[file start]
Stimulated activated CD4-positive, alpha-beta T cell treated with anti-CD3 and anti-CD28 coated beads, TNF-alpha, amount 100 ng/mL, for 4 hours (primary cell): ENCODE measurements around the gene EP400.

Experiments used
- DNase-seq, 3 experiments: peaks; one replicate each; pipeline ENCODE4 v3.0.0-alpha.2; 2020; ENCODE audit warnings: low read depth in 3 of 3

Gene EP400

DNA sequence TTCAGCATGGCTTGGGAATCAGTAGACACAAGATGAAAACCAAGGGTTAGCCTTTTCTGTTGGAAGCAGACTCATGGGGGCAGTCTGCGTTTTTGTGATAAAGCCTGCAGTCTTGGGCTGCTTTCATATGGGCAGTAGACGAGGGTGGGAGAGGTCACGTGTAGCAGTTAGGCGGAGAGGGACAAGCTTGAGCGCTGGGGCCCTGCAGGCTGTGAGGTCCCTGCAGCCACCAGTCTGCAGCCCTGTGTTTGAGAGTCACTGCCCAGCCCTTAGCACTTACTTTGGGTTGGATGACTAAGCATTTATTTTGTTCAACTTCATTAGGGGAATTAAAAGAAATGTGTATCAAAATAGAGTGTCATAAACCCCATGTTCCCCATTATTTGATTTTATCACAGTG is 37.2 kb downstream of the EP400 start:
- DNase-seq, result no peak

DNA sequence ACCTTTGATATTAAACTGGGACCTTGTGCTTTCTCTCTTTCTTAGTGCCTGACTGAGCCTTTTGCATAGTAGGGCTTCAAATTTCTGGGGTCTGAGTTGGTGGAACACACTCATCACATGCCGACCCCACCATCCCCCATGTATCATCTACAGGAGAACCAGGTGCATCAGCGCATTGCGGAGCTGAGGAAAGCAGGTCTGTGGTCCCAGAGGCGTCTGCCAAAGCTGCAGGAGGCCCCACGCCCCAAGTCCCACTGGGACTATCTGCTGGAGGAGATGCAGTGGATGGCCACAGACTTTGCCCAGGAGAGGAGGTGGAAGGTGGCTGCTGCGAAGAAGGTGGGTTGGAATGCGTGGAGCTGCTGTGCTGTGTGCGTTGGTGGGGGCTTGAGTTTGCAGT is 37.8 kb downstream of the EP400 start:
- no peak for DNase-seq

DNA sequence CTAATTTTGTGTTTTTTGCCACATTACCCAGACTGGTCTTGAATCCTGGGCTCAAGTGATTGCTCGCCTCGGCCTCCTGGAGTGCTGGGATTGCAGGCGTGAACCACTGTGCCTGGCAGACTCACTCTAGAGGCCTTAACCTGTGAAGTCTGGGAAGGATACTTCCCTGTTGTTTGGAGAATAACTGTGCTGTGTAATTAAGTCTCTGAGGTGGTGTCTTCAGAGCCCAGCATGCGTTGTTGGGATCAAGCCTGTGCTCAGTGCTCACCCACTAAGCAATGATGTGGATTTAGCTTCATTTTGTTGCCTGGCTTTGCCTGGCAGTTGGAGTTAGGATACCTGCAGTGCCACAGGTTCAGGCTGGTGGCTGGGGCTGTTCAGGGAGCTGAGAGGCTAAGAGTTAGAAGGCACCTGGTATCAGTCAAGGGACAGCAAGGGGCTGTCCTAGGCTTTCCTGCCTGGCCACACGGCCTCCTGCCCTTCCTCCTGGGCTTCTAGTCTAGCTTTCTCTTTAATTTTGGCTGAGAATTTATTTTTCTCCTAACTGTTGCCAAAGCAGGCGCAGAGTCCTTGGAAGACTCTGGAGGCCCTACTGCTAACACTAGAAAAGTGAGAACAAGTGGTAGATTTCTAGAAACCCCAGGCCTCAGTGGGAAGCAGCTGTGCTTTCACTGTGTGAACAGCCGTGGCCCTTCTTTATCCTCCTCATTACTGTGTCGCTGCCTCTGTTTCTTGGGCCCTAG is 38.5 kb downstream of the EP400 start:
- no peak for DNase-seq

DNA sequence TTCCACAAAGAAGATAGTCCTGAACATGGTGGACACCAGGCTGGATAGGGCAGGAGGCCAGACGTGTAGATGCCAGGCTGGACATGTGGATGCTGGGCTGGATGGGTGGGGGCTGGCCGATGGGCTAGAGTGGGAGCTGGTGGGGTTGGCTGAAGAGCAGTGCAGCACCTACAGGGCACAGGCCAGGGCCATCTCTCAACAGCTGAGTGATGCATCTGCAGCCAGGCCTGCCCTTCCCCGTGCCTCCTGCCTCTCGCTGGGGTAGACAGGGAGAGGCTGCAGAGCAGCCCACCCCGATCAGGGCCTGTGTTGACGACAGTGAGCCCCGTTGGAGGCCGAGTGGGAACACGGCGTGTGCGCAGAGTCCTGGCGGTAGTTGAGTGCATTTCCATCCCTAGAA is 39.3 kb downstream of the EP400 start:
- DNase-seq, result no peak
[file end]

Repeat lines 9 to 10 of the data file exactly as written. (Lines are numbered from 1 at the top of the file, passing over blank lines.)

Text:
DNA sequence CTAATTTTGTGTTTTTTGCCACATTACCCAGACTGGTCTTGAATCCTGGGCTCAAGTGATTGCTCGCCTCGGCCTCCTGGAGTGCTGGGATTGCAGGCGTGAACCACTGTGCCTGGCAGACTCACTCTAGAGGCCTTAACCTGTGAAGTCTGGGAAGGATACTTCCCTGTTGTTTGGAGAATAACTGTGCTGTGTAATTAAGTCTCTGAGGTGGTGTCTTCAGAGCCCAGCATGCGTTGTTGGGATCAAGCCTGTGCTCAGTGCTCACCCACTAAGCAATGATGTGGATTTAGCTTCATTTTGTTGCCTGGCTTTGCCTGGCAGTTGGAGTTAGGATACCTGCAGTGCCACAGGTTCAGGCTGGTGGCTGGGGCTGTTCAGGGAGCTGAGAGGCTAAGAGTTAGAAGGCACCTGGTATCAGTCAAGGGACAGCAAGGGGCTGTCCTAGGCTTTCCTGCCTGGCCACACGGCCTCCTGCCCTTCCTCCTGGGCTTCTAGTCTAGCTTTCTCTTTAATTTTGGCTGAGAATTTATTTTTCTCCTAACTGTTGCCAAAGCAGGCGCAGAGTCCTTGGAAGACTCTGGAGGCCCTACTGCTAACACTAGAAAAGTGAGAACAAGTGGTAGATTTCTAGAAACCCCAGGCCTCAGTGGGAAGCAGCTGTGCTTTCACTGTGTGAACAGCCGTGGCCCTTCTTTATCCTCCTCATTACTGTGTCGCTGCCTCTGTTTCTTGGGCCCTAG is 38.5 kb downstream of the EP400 start:
- no peak for DNase-seq